I started planning for my marketing world without Google and the future looked grim. More than 40 percent of my traffic, more than 15 percent of my leads, a significant amount of revenue will be gone. If Google, god forbids, breaks up with me tomorrow I’m in trouble.

All I’m left to do is to loudly confess my love, and then cross my fingers and pray to god that Google will love me back.

Google, I love you!

5 Tips for Diversifying Your Marketing Campaigns

  • Syndicate and promote your content everywhere. This is true not just to avoid the Google threat, but to make sure your content gets the most coverage.
  • Start using social media extensively. While social media is still only a fraction of total traffic and leads, it’s gaining momentum and becoming a true contender to search.
  • Directories, bylines, guest posts, referrals. Following organic search and direct traffic, web referrals accounted for a significant share of traffic to B2B websites. To diversify your marketing campaigns, focus on getting mentions, write guest posts, list your company in directories, get reviews and answer questions on Q&A sites (Quora).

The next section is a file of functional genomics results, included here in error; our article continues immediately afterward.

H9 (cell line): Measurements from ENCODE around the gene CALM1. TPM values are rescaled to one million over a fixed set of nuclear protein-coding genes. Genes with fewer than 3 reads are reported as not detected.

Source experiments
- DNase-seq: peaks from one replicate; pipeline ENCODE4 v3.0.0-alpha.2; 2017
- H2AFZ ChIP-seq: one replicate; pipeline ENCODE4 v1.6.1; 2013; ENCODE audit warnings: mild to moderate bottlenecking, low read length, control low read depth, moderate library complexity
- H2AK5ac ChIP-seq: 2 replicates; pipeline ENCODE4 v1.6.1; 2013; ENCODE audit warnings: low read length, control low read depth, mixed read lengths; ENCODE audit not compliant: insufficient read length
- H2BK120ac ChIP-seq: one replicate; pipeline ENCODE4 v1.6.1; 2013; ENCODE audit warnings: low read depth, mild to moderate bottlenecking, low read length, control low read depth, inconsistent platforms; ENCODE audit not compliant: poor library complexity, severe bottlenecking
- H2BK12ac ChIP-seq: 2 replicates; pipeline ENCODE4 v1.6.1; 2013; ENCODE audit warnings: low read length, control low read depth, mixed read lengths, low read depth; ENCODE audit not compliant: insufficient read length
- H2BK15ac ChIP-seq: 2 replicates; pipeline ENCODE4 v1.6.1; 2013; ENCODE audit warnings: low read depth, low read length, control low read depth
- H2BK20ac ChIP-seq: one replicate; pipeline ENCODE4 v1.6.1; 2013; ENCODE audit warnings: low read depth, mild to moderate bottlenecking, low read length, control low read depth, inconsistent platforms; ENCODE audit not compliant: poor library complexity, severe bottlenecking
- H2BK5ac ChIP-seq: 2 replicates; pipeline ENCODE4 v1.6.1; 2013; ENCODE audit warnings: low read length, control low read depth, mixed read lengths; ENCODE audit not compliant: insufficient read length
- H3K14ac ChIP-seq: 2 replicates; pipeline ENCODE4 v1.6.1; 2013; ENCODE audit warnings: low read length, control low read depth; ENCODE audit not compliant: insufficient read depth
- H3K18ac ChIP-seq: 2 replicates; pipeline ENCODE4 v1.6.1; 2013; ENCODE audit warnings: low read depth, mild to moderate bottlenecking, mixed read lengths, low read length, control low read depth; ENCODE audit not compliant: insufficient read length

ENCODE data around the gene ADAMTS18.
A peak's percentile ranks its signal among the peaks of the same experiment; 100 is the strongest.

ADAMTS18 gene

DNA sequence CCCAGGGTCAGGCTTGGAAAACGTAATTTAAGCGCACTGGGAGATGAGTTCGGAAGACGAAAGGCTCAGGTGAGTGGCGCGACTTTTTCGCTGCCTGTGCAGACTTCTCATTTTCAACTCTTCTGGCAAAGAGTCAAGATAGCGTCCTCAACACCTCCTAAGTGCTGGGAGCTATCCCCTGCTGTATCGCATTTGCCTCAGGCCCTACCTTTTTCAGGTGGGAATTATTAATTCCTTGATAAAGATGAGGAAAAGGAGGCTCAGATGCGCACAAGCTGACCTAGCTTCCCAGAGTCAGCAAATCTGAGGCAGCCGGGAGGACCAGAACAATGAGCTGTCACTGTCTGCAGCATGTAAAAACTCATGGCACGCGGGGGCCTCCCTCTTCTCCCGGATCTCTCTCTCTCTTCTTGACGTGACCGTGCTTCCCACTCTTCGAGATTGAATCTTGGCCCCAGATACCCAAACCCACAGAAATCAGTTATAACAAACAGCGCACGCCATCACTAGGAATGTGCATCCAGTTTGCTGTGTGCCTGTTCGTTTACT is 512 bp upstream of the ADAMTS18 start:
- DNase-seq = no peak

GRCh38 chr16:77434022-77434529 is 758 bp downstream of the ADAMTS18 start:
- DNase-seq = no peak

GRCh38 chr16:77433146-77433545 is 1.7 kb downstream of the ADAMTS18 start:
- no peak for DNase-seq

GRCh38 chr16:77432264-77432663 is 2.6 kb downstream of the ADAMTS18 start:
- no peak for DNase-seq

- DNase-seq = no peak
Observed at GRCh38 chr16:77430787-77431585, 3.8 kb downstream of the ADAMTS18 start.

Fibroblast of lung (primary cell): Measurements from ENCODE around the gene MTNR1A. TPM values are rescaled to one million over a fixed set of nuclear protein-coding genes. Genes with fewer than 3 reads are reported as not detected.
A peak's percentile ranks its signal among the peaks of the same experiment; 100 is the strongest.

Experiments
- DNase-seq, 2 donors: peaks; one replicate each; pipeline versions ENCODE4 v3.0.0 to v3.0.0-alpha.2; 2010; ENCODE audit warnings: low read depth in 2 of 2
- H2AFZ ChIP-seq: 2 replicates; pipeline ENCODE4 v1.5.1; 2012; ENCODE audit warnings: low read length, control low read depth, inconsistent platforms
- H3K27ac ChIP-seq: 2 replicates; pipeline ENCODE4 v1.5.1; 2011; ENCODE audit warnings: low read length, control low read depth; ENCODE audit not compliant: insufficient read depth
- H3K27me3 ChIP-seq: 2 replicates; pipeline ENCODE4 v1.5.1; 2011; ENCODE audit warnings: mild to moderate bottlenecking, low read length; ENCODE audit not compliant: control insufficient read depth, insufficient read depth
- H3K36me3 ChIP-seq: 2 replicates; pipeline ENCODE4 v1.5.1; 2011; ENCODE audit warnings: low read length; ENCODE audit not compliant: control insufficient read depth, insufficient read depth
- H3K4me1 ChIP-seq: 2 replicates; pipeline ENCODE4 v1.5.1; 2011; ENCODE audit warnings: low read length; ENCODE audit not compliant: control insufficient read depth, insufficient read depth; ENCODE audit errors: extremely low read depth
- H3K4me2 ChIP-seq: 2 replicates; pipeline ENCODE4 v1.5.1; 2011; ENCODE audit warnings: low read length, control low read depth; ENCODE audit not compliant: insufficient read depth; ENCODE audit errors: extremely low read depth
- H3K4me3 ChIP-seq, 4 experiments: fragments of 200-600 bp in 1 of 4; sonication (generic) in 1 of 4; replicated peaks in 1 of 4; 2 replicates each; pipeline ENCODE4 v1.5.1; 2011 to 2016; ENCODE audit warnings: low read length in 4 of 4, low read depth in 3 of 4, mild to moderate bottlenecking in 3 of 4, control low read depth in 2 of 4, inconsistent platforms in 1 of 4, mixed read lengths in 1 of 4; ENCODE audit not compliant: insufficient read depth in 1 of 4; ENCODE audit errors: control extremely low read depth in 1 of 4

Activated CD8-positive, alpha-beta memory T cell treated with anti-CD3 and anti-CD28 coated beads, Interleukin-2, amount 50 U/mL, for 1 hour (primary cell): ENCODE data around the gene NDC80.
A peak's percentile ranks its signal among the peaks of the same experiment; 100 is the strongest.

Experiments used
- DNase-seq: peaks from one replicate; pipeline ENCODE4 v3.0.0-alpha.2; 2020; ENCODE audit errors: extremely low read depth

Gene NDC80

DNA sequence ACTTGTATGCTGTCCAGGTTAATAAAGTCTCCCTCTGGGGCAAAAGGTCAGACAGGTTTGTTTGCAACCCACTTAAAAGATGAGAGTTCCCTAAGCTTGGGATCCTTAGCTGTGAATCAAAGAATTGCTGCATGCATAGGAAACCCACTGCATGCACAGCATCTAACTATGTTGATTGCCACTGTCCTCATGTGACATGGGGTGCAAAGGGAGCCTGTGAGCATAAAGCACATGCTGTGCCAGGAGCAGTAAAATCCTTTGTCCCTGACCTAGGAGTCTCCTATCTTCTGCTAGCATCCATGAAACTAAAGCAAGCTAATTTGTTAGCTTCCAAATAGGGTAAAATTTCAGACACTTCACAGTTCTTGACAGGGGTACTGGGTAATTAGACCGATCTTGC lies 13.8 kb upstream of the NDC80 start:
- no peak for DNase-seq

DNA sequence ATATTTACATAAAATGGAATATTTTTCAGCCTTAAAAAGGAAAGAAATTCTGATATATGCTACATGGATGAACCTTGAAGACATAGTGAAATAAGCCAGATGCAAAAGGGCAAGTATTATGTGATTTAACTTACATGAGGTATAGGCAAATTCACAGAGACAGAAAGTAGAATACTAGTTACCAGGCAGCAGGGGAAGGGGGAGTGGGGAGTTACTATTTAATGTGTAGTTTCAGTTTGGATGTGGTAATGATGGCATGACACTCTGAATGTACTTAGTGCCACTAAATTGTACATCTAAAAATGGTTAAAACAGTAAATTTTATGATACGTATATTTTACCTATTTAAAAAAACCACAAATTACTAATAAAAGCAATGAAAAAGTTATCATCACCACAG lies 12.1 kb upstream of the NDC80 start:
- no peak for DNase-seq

• Run paid campaigns. Yes, I know, we all love and believe in bringing in free traffic, but that doesn’t mean that we need to completely abandon outbound campaigns like email, display, PPC, direct mail, events, etc. In the pendulum of marketing tactics, we’re swinging back from inbound to outbound.
  • Keep your SEO running. Preparing for a world without Google’s love doesn’t mean that you don’t need to keep nurturing your current relationship with it. Keep your SEO running, and don’t forget that what you do for Google, also applies to Bing, Yahoo, and the rest of the irrelevant search engines.

About the author

Uri Bar-Joseph is Director of Marketing at Simply Measured, a social media measurement and analytics solution, where he leads the company's demand generation efforts. Previously, Uri worked for Optify, a marketing automation software company, where he built and managed its lead generation and lead nurturing processes, and developed the company's data-driven marketing approach.

Prior to Optify, Uri served over 9 years in the Israeli Defense Forces in various positions. He specializes in marketing strategy, demand generation and B2B marketing mechanics. He has a BA in Military History, Magna Cum Laude from the Hebrew University in Jerusalem and MBA with honors from the University of Washington.